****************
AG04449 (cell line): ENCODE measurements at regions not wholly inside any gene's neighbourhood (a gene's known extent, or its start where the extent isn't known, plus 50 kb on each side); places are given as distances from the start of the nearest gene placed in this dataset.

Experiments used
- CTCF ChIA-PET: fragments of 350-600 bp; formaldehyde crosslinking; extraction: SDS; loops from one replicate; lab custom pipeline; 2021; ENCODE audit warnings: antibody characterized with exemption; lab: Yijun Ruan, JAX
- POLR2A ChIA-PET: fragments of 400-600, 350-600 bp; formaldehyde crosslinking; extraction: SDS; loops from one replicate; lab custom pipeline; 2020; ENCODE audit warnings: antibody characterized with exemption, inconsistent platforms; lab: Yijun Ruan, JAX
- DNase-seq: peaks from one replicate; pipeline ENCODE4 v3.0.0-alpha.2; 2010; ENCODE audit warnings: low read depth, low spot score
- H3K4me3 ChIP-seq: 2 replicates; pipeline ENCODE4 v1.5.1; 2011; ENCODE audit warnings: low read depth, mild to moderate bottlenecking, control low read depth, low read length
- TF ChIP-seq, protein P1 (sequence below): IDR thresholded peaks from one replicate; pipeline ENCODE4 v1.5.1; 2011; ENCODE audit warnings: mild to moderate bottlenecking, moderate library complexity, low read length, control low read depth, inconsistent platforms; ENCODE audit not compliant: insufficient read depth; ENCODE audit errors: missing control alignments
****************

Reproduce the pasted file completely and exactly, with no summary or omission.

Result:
AG04449 (cell line): ENCODE measurements at regions not wholly inside any gene's neighbourhood (a gene's known extent, or its start where the extent isn't known, plus 50 kb on each side); places are given as distances from the start of the nearest gene placed in this dataset.

Experiments used
- CTCF ChIA-PET: fragments of 350-600 bp; formaldehyde crosslinking; extraction: SDS; loops from one replicate; lab custom pipeline; 2021; ENCODE audit warnings: antibody characterized with exemption; lab: Yijun Ruan, JAX
- POLR2A ChIA-PET: fragments of 400-600, 350-600 bp; formaldehyde crosslinking; extraction: SDS; loops from one replicate; lab custom pipeline; 2020; ENCODE audit warnings: antibody characterized with exemption, inconsistent platforms; lab: Yijun Ruan, JAX
- DNase-seq: peaks from one replicate; pipeline ENCODE4 v3.0.0-alpha.2; 2010; ENCODE audit warnings: low read depth, low spot score
- H3K4me3 ChIP-seq: 2 replicates; pipeline ENCODE4 v1.5.1; 2011; ENCODE audit warnings: low read depth, mild to moderate bottlenecking, control low read depth, low read length
- TF ChIP-seq, protein P1 (sequence below): IDR thresholded peaks from one replicate; pipeline ENCODE4 v1.5.1; 2011; ENCODE audit warnings: mild to moderate bottlenecking, moderate library complexity, low read length, control low read depth, inconsistent platforms; ENCODE audit not compliant: insufficient read depth; ENCODE audit errors: missing control alignments